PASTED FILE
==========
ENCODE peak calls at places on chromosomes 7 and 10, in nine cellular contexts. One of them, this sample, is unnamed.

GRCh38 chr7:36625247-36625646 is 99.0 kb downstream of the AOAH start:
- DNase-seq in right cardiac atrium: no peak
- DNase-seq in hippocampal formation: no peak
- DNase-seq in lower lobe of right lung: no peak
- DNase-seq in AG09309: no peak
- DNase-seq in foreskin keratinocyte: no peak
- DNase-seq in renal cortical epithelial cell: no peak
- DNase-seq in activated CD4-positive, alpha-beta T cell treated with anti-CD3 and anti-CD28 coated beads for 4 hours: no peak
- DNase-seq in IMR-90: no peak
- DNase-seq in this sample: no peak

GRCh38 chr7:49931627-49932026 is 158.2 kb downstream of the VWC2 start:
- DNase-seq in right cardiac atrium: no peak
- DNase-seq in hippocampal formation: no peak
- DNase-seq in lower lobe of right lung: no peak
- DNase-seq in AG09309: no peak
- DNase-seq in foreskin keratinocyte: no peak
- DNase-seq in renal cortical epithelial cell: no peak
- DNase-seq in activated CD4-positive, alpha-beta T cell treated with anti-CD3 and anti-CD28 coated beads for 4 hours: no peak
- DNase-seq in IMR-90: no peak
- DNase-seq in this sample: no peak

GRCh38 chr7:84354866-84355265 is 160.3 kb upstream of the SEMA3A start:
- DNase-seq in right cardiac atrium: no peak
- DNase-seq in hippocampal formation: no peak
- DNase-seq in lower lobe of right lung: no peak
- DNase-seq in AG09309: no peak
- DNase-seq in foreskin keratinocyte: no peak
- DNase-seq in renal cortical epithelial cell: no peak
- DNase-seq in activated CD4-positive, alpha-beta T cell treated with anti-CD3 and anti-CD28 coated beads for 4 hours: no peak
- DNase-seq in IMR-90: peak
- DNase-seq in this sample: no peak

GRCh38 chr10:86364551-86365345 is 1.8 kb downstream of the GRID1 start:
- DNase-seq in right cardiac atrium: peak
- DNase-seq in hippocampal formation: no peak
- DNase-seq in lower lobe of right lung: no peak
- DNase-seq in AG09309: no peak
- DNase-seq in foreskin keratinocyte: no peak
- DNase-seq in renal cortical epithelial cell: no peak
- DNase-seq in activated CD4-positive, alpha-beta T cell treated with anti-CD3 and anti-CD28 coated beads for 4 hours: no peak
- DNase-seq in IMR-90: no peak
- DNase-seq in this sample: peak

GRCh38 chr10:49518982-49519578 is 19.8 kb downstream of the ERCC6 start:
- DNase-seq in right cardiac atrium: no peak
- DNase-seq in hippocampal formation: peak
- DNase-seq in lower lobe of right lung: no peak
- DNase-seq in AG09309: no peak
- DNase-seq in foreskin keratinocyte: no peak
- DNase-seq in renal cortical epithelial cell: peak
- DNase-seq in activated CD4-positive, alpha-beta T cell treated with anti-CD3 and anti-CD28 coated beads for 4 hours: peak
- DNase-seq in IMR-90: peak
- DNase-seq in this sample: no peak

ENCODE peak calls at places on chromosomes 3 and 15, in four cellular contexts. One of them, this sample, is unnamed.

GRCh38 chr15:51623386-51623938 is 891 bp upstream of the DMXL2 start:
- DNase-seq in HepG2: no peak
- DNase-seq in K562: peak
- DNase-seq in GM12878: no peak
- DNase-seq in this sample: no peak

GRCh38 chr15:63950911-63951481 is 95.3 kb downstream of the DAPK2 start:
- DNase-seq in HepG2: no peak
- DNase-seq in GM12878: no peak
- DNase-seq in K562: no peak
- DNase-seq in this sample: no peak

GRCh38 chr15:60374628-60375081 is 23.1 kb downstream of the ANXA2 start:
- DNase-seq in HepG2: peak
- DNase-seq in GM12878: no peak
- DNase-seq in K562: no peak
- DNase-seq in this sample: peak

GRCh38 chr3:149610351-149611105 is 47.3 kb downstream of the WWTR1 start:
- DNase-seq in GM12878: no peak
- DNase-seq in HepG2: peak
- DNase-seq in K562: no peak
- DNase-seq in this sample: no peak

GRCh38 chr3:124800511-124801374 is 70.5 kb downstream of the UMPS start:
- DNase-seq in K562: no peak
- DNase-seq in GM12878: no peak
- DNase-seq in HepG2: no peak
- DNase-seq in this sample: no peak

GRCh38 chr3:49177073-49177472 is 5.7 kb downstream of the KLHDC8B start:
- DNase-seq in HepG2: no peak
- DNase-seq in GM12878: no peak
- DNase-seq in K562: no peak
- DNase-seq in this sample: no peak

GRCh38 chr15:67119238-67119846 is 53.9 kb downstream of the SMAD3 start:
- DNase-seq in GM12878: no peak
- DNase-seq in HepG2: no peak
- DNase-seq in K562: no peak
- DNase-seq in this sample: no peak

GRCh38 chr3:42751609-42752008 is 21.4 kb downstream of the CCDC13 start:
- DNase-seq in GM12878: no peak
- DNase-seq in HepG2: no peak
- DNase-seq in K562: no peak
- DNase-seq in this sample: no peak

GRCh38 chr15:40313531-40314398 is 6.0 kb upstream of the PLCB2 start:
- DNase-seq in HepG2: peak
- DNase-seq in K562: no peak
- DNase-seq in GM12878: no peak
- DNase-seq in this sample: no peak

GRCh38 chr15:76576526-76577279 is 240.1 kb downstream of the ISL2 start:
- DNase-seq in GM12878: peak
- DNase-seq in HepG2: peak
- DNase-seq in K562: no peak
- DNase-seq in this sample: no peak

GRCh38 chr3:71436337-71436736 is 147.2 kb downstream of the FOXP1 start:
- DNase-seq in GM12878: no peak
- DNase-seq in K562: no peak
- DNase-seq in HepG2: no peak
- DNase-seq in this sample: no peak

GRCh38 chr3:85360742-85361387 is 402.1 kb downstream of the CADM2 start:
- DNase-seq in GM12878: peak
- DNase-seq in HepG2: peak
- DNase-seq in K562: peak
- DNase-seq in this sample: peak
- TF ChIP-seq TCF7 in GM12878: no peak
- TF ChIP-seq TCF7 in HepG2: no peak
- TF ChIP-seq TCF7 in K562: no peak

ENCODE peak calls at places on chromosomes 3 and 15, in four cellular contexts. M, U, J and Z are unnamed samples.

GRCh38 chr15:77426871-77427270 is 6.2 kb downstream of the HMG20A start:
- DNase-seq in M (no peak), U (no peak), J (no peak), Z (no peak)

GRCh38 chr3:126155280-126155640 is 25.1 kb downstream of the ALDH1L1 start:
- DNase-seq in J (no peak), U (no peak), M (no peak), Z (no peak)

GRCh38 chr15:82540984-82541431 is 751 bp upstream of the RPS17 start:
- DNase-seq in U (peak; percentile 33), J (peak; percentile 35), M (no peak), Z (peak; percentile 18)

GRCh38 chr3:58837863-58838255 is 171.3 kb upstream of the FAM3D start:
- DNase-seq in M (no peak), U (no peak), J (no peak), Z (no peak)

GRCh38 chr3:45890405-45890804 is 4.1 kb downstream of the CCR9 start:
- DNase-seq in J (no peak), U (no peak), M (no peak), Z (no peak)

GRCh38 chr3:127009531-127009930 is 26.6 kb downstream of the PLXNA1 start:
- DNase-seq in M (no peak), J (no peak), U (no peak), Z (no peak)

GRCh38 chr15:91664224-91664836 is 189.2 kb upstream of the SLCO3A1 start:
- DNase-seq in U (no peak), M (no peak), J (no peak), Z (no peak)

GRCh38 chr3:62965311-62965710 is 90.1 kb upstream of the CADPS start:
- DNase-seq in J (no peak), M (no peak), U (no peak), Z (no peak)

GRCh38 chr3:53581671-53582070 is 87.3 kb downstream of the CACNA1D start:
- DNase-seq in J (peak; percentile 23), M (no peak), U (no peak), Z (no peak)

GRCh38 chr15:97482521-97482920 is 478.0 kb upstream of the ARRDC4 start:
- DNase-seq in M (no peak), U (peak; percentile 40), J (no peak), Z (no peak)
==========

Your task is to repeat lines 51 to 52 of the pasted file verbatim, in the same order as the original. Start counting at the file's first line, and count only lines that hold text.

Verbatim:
- DNase-seq in this sample: no peak

ENCODE peak calls at places on chromosomes 3 and 15, in four cellular contexts. One of them, this sample, is unnamed.